Finally, Tillich leaves one with a God that could not possibly be the same being (or same being-itself, to use his language) that billions believe in, die for, spent ridiculous numbers of hours praying to, etc. For him God is 'the ground of being', 'being-itself', 'the power of being'....and other neo-Platonic labels. That in and of itself is fine. However, what is troubling is that Tillich seems to deny that God really is a person. He seems to defend this by claiming that the 'internal relationship' of the Godhead is in a way 'personal' but that God, as the ground of being, is not really 'personal'.
There are two responses to this. First, there's absolutely no way that this is consistent with what must be embraced with Christianity. Even if it weren't explicitly stated by Athanasius or other early Church fathers in discussions on the Godhead this is true by implication. Second, this cannot be right if Tillich really thinks that God is somehow synonymous with "the power of being" or what have you. The 'power of being', I would think, would be more manifest in 'higher being', being which supposedly is created in the image and likeness of God. How can such a creator not be personal if its created 'image' is personal? I think that in this regard, Tillich makes the implicit mistake that 'the really real' or the 'ground' of being has to be simple in the sense of not strictly personal. While he is not alone in this mistake, it still doesn't mean that Christianity doesn't require the exact opposite: God *is* a person. Illuminating would have been more of a direct encounter between Tillich and process thinkers, most noteably Hartshorne or Teilhard de Chardin. The latter, in fact, thinks its obvious that God, as 'being itself' or the 'Omega' must in fact be supremely 'personal', more so than we can imagine. I'm inclined to agree. As to why his very odd position is taken, I think here Tillich's obsession with wanting God to not just be a 'being among beings' gets the best of him. That need is perfectly fine (and orthodox), but it doesn't obviously follow that God cannot really be 'a person' anymore than God can be 'loving' or can 'interact' with us.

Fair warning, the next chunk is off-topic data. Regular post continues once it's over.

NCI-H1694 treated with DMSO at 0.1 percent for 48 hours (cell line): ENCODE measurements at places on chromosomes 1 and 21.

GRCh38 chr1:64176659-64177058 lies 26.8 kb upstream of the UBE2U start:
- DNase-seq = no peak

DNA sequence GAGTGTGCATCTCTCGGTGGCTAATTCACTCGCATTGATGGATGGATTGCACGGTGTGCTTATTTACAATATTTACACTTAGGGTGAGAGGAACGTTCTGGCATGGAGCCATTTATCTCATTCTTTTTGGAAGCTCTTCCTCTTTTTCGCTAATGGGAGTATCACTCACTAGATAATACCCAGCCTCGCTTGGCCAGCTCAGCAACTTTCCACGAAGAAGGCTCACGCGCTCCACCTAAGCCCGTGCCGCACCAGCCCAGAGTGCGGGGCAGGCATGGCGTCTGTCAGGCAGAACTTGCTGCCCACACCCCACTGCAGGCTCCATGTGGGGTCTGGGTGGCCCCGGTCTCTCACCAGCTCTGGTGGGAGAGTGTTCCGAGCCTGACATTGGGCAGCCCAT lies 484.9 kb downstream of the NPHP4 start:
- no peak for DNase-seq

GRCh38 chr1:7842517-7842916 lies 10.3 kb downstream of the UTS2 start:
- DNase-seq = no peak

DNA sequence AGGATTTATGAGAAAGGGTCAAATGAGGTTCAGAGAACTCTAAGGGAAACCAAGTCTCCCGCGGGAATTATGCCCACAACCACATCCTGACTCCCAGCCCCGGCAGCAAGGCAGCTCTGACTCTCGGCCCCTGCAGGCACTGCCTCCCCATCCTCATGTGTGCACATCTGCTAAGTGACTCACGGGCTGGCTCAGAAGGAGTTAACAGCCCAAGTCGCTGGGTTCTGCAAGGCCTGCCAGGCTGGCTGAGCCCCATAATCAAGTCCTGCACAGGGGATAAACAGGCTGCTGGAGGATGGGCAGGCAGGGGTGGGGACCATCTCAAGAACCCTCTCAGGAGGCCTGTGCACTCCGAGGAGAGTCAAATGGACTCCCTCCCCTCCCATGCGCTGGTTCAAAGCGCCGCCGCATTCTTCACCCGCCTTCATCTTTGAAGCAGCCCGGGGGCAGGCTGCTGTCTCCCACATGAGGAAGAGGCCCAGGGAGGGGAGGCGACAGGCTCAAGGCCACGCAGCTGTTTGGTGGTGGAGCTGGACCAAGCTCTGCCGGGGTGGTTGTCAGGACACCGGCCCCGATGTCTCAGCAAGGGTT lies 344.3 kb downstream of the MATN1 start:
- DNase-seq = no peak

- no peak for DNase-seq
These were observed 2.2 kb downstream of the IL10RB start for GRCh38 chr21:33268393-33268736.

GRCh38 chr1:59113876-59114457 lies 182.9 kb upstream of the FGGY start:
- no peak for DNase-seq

Overall, this was a worthwhile read, but just beware of the 'bombastic redescriptions' and keep in mind that God and abstract theological descriptions of Him/Her are not necessarily congruent.
The Ground of Being and Ultimate Concern Sep 10, 2004
Tillich, in his three-volume series on Systematic Theology, addresses the overall problem of meaning and meaninglessness in modern times. Written in the middle of the twentieth century, Tillich's theology is greatly influenced by the intellectual developments of the late nineteenth/early twentieth century philosophies, including such schools of thought as phenomenology (Husserl, Heidegger, etc.) as well as existentialism, and in particular issues such as `the death of God' philosophical/theological speculations. Tillich's theology is also significantly influenced by (as are the intellectual developments of which he was part) larger historical events such as the first and second world wars. Tillich, a native of Germany, saw meaninglessness first-hand in the trench warfare of the first world war, in which he served as a chaplain. He also saw problems in the rise of the Nazi party, not just for political and cultural issues, but also theological issues (such as the idolatry of the state over God).